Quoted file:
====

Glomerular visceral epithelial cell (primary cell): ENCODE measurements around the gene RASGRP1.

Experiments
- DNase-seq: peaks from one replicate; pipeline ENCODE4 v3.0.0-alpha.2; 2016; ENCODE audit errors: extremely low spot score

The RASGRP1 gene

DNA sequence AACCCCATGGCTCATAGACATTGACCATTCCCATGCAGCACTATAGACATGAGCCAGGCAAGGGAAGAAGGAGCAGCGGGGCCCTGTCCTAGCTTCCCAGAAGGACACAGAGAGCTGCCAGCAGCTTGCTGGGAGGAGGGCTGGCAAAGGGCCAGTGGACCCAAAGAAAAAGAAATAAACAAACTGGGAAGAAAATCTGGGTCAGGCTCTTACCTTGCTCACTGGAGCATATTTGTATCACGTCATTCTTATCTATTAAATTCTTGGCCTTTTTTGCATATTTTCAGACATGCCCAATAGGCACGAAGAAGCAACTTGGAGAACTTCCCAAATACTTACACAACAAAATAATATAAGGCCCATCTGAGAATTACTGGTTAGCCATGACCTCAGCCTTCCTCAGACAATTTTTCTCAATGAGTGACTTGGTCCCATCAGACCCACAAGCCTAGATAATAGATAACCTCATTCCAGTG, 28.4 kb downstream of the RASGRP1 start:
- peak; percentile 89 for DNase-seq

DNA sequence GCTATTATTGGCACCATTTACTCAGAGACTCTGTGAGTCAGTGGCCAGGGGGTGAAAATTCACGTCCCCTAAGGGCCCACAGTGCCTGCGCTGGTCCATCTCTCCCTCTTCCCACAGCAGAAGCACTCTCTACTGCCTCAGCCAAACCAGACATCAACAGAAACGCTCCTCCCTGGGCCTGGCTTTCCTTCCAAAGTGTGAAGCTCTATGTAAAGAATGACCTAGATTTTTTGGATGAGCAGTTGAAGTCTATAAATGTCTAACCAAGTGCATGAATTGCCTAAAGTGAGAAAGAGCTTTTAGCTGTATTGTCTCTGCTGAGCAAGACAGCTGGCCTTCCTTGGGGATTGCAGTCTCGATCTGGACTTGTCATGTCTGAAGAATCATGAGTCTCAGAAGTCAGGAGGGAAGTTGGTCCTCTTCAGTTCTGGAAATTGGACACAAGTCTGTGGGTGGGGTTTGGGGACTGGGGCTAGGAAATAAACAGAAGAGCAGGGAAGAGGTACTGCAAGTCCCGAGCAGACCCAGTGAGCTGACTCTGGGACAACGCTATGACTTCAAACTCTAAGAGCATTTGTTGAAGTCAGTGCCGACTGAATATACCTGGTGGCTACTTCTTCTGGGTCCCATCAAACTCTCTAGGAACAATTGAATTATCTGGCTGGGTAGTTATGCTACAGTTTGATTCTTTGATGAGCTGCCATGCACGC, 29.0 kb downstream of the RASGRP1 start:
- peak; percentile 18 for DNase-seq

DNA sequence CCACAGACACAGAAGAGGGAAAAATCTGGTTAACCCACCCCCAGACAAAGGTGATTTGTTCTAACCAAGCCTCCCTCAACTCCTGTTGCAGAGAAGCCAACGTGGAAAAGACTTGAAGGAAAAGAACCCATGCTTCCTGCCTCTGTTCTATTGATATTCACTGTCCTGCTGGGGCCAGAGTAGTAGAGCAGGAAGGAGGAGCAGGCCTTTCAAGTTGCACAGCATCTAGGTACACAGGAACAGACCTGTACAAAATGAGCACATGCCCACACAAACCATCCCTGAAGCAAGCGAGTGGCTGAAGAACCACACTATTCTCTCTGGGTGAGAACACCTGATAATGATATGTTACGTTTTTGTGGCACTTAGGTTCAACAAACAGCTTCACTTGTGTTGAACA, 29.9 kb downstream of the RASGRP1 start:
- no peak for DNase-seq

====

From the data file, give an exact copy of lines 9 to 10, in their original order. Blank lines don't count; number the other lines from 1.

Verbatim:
DNA sequence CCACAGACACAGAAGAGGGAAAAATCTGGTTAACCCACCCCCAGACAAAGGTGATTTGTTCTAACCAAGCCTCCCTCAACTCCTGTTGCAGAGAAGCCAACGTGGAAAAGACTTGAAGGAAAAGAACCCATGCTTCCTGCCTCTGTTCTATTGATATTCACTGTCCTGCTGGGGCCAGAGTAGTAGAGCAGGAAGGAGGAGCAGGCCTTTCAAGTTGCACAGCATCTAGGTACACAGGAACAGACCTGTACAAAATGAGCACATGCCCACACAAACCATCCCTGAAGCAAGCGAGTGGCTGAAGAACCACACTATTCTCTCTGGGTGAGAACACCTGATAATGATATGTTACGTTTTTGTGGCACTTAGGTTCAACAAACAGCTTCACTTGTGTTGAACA, 29.9 kb downstream of the RASGRP1 start:
- no peak for DNase-seq